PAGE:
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AFTRA Members Call for Congress to
Slow FCC Rewrite of Media Ownership Rules

LOS ANGELES (October 25, 2007)—More than 2,100 email messages from members of the American Federation of Television and Radio Artists have been sent to U.S. Representatives and Senators calling for Congress to “stop the FCC from fast tracking the relaxation of media ownership regulations.”

AFTRA members began emailing Congress last Friday after news reports indicated that Federal Communications Commission chair Kevin Martin was planning to have a FCC vote by December 18 to end the remaining media ownership regulations.

The AFTRA National Board of Directors also called on the FCC to not rush ruling on regulations for media ownership. At its meeting Saturday, the AFTRA National Board voted to “call on the commissioners of the Federal Communications Commission to abandon plans to ‘fast track’ media ownership regulations, to call for additional study and public comment, and to oppose any relaxation of the rules and regulations governing media ownership.”

The motion by the AFTRA National Board and the email campaign by AFTRA members is part of the ongoing effort by AFTRA to support rulemaking by the FCC that does not allow further consolidation of media ownership. Over the past year, AFTRA members and staff have attended FCC public hearings across the country, provided testimony at hearings, and filed public comments with the FCC.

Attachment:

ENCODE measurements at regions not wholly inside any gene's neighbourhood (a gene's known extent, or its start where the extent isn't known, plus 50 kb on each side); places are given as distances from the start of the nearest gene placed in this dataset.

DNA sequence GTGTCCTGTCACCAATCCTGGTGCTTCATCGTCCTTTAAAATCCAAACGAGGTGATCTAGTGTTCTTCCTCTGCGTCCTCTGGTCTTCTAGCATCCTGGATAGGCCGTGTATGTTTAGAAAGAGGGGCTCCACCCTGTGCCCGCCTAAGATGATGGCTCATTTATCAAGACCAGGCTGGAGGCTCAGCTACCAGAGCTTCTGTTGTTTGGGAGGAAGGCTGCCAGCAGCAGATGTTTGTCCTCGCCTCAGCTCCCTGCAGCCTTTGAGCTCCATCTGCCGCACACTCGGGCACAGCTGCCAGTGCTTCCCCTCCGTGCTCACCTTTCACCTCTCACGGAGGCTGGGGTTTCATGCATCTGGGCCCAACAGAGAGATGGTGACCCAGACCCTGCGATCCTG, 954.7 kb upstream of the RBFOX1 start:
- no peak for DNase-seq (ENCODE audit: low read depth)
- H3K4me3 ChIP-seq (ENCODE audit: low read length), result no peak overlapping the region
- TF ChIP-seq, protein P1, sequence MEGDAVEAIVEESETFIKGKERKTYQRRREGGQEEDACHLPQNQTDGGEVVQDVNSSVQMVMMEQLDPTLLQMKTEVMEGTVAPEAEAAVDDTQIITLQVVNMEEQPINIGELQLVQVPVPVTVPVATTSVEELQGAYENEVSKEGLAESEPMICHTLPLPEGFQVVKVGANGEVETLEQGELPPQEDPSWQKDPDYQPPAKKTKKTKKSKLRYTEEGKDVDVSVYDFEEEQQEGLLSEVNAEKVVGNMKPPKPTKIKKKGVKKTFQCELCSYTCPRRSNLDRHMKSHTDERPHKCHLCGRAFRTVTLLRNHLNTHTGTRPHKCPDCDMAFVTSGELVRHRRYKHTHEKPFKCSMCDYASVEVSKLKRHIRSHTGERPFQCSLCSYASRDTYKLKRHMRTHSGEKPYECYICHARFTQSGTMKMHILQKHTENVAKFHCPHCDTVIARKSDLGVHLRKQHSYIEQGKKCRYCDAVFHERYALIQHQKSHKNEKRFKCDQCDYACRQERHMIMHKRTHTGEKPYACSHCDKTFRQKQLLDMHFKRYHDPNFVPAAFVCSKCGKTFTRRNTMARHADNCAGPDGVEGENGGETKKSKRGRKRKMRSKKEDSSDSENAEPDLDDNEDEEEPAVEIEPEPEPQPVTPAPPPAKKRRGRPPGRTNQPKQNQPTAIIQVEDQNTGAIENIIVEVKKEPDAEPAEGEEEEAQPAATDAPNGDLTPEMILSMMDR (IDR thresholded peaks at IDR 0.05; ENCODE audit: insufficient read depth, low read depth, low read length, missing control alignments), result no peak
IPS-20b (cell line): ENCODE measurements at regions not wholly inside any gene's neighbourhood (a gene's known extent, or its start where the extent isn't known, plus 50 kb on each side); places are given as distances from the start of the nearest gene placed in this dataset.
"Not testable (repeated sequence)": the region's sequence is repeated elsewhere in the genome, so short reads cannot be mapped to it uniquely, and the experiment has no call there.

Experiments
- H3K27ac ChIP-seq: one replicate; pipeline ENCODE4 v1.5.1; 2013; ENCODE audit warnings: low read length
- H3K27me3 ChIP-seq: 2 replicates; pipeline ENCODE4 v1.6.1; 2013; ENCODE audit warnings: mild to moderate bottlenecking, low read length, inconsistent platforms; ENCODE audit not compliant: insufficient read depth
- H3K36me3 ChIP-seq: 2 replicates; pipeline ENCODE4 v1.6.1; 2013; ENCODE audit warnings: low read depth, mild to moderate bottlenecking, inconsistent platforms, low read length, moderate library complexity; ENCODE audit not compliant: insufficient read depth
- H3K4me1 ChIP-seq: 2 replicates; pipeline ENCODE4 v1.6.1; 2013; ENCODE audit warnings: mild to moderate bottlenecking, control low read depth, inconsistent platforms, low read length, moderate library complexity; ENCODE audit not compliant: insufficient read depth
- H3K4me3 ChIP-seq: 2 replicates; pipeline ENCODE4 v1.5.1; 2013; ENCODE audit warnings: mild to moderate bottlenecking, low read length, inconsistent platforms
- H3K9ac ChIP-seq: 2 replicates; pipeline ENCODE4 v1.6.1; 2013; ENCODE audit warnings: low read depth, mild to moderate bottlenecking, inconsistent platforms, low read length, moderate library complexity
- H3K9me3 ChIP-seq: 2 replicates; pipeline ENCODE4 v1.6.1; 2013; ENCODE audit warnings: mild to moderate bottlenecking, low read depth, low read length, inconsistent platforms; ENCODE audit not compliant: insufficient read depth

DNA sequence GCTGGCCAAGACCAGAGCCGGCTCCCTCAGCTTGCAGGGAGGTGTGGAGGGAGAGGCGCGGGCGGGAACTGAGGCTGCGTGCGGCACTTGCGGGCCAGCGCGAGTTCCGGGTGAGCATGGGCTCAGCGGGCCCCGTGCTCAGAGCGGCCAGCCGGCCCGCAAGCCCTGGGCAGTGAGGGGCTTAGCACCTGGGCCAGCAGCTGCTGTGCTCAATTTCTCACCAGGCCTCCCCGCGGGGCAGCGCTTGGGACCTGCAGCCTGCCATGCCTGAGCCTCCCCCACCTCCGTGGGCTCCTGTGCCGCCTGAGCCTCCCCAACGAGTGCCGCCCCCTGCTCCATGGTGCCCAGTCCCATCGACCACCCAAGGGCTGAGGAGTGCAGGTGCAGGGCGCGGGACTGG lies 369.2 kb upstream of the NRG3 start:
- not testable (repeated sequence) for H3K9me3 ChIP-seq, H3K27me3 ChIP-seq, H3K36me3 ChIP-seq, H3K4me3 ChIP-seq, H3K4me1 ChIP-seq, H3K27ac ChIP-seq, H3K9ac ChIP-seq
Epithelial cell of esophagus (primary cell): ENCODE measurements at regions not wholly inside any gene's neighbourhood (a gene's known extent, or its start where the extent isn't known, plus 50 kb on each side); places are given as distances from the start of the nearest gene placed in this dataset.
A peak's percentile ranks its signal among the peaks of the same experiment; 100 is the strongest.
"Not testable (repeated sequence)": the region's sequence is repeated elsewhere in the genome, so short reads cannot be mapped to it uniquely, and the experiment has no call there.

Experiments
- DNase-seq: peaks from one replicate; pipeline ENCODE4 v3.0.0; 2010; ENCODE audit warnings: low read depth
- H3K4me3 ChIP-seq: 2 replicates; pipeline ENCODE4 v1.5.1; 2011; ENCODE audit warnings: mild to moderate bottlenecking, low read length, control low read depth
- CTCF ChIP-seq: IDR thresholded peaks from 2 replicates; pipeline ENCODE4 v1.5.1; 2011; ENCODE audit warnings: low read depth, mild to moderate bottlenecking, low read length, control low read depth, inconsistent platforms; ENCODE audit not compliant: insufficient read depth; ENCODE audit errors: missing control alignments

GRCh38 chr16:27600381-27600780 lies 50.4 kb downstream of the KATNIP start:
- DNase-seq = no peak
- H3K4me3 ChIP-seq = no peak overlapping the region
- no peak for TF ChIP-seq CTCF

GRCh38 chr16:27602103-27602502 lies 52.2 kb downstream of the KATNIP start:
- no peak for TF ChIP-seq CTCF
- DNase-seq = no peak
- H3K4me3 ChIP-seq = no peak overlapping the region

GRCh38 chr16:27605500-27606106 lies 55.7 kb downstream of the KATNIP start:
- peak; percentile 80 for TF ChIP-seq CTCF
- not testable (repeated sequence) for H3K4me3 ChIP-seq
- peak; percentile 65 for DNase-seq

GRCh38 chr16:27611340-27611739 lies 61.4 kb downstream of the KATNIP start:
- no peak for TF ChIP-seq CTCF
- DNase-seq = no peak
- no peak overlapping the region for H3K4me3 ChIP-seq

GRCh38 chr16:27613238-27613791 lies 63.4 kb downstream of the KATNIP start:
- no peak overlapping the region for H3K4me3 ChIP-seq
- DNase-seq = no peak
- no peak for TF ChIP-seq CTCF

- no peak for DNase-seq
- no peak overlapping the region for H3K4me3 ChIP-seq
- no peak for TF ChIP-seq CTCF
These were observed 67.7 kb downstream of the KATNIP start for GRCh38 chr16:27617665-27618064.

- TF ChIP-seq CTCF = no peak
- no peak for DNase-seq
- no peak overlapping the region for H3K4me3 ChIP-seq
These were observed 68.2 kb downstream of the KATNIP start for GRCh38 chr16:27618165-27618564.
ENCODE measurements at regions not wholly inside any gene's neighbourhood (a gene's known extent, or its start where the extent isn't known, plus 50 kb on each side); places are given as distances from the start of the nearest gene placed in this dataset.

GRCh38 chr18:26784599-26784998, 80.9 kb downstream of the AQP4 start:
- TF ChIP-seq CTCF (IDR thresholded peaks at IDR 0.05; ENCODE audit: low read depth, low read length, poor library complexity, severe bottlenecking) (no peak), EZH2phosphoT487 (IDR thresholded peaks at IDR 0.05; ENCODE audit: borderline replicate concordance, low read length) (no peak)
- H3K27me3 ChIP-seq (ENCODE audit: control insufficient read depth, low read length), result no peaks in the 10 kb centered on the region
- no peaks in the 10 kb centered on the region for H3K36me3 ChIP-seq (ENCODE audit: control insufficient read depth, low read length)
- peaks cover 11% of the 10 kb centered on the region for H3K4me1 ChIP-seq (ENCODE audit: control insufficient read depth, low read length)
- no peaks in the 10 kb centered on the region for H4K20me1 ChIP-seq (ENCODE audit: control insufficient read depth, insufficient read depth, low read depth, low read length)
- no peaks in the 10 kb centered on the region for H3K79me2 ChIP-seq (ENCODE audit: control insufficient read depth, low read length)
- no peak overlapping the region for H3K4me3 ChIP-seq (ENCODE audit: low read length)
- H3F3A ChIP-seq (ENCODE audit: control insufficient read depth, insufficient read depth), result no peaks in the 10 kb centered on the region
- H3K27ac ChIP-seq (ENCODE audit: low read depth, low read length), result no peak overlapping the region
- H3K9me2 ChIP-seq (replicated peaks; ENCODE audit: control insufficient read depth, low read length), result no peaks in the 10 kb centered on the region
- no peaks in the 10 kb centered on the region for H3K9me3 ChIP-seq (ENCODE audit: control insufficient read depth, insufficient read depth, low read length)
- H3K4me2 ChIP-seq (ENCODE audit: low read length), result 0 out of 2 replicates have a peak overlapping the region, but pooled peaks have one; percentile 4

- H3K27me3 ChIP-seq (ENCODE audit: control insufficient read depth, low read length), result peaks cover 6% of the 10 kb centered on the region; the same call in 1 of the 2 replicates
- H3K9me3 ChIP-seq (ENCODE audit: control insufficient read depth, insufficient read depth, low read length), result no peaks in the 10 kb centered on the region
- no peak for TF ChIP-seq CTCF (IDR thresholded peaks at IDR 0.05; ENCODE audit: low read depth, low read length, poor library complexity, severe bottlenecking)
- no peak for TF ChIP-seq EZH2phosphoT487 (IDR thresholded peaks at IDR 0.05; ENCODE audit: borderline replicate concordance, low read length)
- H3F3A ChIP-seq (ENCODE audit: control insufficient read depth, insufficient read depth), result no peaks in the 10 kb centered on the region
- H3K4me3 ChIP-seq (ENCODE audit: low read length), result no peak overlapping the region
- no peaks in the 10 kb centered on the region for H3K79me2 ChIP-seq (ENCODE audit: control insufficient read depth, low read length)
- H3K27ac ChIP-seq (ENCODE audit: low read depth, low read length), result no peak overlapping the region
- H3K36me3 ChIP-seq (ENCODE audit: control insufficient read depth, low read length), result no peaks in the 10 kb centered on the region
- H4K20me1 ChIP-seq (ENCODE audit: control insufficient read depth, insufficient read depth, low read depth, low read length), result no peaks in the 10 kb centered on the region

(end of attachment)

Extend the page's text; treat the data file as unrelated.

AFTRA members can still send messages to Congress at http://www.unionvoice.org/campaign/STOPconsolidation. 

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[Text of email message to Senators and U.S. Representatives]

It's been reported that Federal Communications Commission chair Kevin Martin is planning to have an FCC vote by December 18 to end the remaining media ownership regulations.

I am writing you to urge you to take steps to slow down the FCC from rewriting rules on media consolidation.

The consolidation of media ownership by giant corporations eliminates diverse and local sources of news, music, and entertainment programming, which critically affects the jobs, lives, and communities of AFTRA members like me. As conglomerates combine media outlets across America, we have seen:

• Decreased coverage of local issues and fewer editorial perspectives in news
• Fewer and less diverse opportunities for actors as the last remaining independent producers struggle to survive
• Homogenization and disappearance of radio formats
• Elimination of opportunities for airplay for recording artists

Please stop the FCC from fast tracking the relaxation of media ownership regulations.

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About AFTRA:
The American Federation of Television and Radio Artists, AFL-CIO, are the people who entertain and inform America. More than 70,000 professional performers, broadcasters, and recording artists are moving forward together through AFTRA to protect and improve our jobs, lives, and communities. AFTRA members embrace change in society—from new culture to new technology—and incorporate change in our work and craft. AFTRA celebrates and thrives on the diversity of our members and the work we do. AFTRA opens a whole new world of opportunities for success for professional performers, broadcasters, and recording artists. In 32 Locals across the country, AFTRA members work as actors, journalists, dancers, singers, announcers, hosts, comedians, disc jockeys, and other performers across the media industries including television, radio, cable, sound recordings, music videos, commercials, audio books, non-broadcast industrials, interactive games, the Internet, and other digital media. Visit AFTRA at www.aftra.com.
  


 


GS